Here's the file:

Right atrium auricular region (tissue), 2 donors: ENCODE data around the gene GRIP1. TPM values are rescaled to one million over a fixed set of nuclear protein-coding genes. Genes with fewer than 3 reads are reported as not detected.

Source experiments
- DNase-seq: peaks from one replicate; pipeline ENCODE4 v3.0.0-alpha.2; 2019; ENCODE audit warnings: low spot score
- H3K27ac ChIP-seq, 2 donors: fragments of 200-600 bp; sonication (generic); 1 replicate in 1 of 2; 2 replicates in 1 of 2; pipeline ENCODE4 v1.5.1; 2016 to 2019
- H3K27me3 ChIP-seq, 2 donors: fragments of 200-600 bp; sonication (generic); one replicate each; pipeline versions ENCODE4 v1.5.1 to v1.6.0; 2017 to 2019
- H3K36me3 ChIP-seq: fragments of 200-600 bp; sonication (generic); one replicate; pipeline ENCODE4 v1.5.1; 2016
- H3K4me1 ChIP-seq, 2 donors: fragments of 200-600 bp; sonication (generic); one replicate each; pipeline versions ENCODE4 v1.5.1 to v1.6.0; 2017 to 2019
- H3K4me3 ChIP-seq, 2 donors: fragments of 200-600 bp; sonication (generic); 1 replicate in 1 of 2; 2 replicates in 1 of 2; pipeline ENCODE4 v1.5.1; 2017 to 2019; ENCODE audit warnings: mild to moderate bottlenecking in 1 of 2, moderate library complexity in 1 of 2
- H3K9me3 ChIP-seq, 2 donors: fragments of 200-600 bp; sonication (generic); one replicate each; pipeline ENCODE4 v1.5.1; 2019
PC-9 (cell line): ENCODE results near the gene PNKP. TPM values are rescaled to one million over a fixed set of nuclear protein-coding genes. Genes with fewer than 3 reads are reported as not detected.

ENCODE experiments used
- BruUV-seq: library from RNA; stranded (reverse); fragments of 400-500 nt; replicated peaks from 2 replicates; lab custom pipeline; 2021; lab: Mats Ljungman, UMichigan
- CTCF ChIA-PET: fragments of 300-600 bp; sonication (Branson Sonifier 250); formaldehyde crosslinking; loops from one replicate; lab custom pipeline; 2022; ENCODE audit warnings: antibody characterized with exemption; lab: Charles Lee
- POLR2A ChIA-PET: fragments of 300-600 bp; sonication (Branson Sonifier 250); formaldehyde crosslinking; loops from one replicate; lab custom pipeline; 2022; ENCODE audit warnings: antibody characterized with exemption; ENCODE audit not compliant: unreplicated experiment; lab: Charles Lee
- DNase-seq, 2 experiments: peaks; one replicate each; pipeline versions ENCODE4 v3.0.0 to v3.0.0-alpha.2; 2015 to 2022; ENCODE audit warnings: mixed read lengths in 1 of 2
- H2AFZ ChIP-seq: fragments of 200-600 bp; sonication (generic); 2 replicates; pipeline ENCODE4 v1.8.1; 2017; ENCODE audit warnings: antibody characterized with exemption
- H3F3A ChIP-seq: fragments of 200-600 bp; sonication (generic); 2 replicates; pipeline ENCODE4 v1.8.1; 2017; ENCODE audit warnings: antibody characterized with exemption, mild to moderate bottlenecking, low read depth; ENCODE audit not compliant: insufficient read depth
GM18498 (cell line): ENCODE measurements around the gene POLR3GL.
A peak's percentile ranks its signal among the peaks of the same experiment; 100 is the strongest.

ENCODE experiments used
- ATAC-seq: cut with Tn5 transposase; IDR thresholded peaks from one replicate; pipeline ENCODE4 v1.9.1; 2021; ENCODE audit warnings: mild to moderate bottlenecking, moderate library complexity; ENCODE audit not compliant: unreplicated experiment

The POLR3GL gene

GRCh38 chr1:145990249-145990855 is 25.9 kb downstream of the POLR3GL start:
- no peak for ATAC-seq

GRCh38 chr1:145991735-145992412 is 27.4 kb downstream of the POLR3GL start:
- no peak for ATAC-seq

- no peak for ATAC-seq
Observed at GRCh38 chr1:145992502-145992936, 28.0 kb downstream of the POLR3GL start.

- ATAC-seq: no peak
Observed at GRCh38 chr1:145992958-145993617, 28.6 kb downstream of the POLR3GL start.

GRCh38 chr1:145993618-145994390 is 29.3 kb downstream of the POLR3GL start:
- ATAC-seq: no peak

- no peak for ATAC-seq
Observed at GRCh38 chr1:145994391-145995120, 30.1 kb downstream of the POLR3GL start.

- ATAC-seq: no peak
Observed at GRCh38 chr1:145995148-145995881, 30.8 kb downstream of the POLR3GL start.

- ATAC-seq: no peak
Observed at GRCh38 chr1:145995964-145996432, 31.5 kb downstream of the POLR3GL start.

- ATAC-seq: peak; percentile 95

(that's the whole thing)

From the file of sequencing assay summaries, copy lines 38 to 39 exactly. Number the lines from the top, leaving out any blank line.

Observed at GRCh38 chr1:145995964-145996432, 31.5 kb downstream of the POLR3GL start.

- ATAC-seq: peak; percentile 95